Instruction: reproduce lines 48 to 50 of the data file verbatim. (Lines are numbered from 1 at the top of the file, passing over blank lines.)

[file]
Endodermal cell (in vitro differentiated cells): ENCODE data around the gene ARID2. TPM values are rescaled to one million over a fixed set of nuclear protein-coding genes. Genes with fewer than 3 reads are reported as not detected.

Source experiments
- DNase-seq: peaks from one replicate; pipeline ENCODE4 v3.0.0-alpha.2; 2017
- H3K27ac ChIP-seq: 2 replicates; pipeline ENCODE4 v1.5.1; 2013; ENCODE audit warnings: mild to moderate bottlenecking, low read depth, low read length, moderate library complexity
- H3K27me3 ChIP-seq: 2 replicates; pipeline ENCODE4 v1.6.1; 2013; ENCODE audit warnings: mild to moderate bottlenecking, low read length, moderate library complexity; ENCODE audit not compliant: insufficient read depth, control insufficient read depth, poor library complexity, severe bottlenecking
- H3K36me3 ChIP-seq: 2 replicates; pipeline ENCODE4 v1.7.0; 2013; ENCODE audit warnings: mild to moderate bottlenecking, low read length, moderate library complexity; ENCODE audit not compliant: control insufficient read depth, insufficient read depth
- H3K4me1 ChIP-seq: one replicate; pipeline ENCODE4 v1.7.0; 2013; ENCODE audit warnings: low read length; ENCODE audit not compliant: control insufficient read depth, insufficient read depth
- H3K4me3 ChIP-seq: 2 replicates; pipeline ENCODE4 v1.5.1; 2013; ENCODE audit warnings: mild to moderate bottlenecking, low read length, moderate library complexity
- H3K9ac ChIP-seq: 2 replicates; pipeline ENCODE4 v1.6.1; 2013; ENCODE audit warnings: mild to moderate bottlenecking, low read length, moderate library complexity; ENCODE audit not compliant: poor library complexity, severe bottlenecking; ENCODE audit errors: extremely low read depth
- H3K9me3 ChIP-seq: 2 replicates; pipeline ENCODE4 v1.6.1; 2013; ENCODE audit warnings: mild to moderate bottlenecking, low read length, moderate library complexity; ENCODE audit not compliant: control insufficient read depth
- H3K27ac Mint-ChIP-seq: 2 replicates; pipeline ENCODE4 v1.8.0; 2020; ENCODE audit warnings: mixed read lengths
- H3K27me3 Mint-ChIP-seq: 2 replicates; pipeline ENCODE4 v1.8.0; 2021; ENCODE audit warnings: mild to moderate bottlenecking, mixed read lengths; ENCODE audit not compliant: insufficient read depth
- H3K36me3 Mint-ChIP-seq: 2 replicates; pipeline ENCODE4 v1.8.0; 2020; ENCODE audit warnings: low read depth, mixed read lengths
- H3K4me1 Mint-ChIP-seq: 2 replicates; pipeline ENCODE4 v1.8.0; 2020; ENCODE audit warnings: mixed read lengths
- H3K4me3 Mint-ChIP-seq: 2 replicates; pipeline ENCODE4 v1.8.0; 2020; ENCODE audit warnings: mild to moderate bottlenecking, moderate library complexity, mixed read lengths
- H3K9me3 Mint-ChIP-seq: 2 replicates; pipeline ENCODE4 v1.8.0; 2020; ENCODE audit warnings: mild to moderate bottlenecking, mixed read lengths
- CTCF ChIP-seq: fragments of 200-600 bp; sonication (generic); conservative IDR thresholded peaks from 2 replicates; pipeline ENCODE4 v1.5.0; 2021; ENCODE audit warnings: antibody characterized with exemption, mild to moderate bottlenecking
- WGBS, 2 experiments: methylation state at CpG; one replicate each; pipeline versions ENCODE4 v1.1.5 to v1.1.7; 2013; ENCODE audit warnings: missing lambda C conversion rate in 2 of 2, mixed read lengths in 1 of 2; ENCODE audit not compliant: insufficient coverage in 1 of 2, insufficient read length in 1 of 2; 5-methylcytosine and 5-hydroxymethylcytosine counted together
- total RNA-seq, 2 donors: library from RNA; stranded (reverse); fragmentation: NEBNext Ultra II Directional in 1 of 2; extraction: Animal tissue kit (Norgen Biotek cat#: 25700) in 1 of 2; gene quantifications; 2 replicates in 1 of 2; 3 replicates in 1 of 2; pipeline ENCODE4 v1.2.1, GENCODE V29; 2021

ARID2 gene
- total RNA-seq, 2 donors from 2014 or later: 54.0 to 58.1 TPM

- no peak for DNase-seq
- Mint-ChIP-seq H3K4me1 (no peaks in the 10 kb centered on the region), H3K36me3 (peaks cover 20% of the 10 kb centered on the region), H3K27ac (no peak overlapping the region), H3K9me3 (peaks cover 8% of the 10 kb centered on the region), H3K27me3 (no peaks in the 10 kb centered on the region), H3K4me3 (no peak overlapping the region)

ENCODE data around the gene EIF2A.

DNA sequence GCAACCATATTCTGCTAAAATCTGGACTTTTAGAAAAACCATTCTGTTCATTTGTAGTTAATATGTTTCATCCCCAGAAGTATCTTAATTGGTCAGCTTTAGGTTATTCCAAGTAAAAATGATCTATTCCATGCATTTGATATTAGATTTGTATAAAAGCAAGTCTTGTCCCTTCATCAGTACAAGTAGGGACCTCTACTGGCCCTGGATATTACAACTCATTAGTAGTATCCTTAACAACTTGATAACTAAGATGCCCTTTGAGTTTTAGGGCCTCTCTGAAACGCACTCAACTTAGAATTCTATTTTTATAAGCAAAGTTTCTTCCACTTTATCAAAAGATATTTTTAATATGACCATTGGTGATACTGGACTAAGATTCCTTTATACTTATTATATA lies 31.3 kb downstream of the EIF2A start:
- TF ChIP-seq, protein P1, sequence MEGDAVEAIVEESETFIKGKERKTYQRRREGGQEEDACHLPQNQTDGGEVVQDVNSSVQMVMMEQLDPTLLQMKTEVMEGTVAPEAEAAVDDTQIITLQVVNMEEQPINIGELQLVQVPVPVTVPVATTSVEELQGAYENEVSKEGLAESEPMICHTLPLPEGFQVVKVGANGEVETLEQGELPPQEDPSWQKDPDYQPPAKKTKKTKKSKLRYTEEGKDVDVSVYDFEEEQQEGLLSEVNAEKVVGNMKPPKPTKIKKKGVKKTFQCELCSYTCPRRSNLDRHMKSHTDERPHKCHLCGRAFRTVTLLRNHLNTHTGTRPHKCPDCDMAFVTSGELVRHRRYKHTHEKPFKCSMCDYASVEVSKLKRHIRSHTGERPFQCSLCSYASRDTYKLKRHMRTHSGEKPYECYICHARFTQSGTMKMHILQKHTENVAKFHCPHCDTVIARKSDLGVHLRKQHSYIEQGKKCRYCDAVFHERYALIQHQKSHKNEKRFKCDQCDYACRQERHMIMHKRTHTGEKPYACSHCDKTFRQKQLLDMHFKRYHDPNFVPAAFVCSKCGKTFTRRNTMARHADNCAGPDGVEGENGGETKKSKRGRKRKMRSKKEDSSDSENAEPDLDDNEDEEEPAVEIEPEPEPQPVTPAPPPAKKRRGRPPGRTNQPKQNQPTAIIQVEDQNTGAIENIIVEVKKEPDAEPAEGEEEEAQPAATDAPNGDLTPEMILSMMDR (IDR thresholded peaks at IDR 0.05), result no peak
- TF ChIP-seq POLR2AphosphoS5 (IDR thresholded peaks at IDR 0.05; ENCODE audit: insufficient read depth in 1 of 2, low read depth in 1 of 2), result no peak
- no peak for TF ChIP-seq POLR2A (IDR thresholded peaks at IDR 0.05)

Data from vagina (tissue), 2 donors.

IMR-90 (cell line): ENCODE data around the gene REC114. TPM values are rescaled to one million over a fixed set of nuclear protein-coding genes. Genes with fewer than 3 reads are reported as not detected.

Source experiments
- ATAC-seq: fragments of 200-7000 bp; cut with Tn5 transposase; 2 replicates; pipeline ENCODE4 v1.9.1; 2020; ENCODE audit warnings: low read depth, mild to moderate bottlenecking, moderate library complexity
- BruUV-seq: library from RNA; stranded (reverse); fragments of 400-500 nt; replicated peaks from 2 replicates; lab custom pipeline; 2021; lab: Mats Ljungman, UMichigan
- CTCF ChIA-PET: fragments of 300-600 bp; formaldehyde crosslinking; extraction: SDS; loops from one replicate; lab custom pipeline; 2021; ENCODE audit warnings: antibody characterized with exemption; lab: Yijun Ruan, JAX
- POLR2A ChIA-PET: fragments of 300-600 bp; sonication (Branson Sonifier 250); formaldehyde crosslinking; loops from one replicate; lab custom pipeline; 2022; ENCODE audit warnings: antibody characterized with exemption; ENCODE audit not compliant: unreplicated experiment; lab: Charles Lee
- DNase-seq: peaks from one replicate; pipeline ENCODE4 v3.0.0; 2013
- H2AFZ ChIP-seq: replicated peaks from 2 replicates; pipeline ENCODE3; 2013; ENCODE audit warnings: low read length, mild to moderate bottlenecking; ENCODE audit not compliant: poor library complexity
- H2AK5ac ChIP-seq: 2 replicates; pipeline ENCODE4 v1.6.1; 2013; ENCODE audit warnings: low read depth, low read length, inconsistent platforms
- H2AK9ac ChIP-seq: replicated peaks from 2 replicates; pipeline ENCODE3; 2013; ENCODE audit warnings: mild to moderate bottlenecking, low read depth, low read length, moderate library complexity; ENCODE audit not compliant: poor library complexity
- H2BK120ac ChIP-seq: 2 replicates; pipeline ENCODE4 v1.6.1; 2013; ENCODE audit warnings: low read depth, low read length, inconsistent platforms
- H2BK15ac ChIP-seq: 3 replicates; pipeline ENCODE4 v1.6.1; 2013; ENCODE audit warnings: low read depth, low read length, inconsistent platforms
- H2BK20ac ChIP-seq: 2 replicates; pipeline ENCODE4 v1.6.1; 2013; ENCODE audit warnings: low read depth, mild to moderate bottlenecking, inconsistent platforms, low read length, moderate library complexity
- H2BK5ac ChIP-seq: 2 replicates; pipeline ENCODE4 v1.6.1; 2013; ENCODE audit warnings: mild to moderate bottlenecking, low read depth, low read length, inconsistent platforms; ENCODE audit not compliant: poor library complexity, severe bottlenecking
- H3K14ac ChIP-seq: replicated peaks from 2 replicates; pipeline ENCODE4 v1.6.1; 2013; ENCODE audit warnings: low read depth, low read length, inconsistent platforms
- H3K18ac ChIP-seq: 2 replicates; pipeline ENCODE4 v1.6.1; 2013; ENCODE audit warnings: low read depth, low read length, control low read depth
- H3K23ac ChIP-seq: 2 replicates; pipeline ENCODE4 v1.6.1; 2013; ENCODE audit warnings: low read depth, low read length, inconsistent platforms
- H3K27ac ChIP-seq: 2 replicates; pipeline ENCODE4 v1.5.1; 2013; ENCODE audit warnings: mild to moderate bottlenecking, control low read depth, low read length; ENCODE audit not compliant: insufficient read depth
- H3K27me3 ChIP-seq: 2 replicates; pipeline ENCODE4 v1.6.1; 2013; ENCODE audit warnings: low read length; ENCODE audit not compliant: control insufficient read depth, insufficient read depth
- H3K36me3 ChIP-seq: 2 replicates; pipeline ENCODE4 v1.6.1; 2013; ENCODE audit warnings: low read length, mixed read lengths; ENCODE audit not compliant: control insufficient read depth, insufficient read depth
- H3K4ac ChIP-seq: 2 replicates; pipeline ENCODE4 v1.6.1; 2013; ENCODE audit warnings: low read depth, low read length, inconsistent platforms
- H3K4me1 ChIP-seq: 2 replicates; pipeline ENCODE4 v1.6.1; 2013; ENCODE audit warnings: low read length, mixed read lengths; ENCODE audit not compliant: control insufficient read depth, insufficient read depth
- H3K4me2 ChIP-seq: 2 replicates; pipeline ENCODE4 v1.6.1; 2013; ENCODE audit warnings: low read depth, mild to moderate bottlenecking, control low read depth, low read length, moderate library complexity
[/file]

- H3K27me3 ChIP-seq: 2 replicates; pipeline ENCODE4 v1.6.1; 2013; ENCODE audit warnings: low read length; ENCODE audit not compliant: control insufficient read depth, insufficient read depth
- H3K36me3 ChIP-seq: 2 replicates; pipeline ENCODE4 v1.6.1; 2013; ENCODE audit warnings: low read length, mixed read lengths; ENCODE audit not compliant: control insufficient read depth, insufficient read depth
- H3K4ac ChIP-seq: 2 replicates; pipeline ENCODE4 v1.6.1; 2013; ENCODE audit warnings: low read depth, low read length, inconsistent platforms